Fall of 2020 was shaping up to be an incredible time as I had back-to-back hunts lined up with friends and family. I had seven days planned in Colorado for deer and elk with friends before heading up to Montana to pick up my brother and chase mule deer.
The first two days, my friend, Andy, and I covered ground with boots and binoculars along a rugged, remote drainage. We looked high and low for deer and elk but had few sightings as it was warm and extremely windy. Our friends, Dave and Mackenzie, were not having much luck either.
Later that night, a storm blew in and I knew it would get the animals moving. At noon, the storm finally let up, giving way to a white canvas. Glassing across a deep canyon, I spotted two bucks feeding in a small meadow. I was studying them when a bigger buck with a kicker appeared. My mind raced. Instantly, I was strategizing how to get closer. A quick look at onXmaps showed it was a mile across, 1,000 feet down and back up. I also noticed a rough two-track road on the other side of the canyon that would get me within a couple miles without having to deal with the elevation change.
Andy and I started to jog down the trail, when unexpectedly, we ran into a herd of elk as they crested the canyon edge. With an explosion of noise, 15 bulls took off. They did not seem to know what spooked them and stopped 140 yards away. I tried to get a shot, but they were too crowded together in the aspen. I knew they were going to cross the trail we were on and I would get a shot eventually. One after another, they started to cross the narrow trail. I kept looking for one of the 6-points when a legal bull stopped right on the trail, giving me a perfect shot. The bull went 50 yards, just making it over the edge of the canyon. He slid down and got hung up on some trees. We tried to get Andy on another bull as they made their way through the timber, but it was just too thick.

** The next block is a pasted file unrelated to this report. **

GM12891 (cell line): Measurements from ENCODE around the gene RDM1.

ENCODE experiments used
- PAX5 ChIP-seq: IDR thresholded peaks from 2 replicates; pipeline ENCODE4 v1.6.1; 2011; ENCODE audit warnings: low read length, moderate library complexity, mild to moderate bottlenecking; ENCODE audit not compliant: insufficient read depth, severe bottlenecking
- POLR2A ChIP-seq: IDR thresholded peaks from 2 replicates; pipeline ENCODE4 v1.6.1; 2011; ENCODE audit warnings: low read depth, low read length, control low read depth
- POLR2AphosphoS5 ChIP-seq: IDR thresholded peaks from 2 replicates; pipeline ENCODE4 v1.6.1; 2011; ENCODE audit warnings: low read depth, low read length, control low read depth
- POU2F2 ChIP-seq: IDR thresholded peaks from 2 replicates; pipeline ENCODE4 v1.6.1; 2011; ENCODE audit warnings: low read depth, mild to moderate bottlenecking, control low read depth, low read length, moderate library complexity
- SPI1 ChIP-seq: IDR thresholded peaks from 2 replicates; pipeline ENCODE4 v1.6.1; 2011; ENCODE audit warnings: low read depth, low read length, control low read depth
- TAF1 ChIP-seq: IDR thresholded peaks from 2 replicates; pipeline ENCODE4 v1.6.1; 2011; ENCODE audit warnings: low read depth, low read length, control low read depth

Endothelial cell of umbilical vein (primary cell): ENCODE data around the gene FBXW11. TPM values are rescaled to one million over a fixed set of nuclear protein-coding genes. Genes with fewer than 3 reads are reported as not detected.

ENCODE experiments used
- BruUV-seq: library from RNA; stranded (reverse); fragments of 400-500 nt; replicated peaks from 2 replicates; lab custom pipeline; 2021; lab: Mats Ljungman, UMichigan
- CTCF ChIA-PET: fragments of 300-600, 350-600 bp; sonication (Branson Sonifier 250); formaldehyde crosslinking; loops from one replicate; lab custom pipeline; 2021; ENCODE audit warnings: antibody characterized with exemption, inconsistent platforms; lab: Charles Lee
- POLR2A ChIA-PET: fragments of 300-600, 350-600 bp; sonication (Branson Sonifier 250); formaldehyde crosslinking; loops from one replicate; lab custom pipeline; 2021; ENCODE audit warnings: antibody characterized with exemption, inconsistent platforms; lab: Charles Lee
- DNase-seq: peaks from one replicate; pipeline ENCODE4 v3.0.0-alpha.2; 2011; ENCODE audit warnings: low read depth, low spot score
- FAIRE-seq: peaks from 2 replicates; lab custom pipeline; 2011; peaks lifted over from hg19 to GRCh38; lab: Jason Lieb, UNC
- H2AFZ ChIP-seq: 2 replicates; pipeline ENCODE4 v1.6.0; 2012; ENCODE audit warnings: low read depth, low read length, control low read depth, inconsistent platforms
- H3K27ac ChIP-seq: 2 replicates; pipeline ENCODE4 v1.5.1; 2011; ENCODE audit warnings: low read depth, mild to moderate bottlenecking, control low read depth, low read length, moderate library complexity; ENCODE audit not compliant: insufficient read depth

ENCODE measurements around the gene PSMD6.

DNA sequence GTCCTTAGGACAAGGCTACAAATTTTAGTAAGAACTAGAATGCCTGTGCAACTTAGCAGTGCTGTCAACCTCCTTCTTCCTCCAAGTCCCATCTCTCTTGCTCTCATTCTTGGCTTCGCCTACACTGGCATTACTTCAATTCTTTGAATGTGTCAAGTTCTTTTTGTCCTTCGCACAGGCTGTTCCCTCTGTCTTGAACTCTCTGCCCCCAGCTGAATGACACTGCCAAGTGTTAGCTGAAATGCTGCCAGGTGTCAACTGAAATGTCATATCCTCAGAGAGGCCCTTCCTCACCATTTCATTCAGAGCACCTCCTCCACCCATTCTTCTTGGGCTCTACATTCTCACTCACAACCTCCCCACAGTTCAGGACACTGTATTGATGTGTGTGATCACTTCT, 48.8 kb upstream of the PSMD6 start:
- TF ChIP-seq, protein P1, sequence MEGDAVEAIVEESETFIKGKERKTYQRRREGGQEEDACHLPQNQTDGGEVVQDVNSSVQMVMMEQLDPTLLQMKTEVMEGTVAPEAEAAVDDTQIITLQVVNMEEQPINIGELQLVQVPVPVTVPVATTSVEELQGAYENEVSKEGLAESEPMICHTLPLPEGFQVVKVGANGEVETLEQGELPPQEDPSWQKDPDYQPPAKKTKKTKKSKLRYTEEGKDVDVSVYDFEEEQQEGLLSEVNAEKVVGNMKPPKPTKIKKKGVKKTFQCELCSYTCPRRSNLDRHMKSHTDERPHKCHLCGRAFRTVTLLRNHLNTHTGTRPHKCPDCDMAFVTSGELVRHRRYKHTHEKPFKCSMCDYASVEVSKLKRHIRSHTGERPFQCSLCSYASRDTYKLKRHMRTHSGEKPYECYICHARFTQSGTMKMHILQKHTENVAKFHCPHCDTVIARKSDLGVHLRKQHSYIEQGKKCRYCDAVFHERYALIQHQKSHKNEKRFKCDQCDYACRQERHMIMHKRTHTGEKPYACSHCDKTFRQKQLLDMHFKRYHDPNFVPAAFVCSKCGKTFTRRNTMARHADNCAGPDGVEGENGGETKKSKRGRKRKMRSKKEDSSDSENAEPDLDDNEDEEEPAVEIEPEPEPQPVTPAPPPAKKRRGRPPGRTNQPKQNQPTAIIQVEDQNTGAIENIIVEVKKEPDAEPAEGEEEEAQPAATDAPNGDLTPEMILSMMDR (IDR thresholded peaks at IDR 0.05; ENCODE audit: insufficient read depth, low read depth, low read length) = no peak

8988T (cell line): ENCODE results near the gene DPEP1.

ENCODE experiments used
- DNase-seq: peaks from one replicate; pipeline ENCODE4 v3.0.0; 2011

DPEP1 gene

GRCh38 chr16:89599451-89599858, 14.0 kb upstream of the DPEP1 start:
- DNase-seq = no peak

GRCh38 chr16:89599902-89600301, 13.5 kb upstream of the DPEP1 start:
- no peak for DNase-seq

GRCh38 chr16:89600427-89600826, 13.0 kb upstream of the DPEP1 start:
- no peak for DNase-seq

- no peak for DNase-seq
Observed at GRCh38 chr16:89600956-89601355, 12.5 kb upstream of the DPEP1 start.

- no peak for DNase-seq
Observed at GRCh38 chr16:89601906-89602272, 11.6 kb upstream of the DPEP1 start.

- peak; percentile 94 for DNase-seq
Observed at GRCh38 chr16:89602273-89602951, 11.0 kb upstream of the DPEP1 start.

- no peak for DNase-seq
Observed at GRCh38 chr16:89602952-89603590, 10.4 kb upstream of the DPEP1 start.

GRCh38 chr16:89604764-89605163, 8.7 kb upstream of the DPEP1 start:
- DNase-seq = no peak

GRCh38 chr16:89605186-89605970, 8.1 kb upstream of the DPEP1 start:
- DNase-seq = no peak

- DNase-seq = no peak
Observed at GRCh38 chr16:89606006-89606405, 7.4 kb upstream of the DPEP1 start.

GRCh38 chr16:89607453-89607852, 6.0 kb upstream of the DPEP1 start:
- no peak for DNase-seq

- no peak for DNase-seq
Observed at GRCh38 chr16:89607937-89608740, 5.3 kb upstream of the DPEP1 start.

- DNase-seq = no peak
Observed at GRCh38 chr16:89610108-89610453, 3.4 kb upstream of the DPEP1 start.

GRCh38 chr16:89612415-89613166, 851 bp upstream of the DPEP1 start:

As Andy and I quartered my bull, my mind drifted back to the big buck across the canyon. I knew I was not going to make it over there until the next day now. I also wanted Andy to get an opportunity on one of these bulls. I told him he could continue hunting while I packed out a load of meat. Andy found the elk again but could not get a clear shot as he ran out of daylight. We took the next load of meat out, and by the time we got to the side-by-side, it was late and neither one of us had any food or water that was not frozen solid. The last load would have to wait until morning.
The next afternoon, we were finally headed to the nearest huntable meadow where I had spotted the big buck. It was incredibly steep and slippery. We snuck into a small opening across from the meadow and the first thing I saw was a huge buck. I looked for the kicker, but it did not have one. I had to move around some to see the whole meadow, and to my surprise, I counted seven different bucks. Three of them were 3x4, and the others were 4x4. I put my scope on the 180" 4x4 and took the safety off, but I couldn’t pull the trigger. I didn’t really know how big the kicker buck was, but I felt this may have been one of the bucks with him and he may be a lot bigger. It was an extremely hard decision. We backed out of there at dark, and Andy told me with a sigh of relief, “I thought we were in for another late night.”
The next morning, we scouted some other areas and put a plan together for the evening. Andy was going to look for elk, and I would go back looking for the kicker buck. That evening, I sat staring into an empty meadow except for an elk shed that glowed white against the brown grass across from me. I was really thinking that I should not have passed up that buck, especially with only two days left to hunt. We decided we would go back to where we had seen all the elk and the big buck from across the canyon.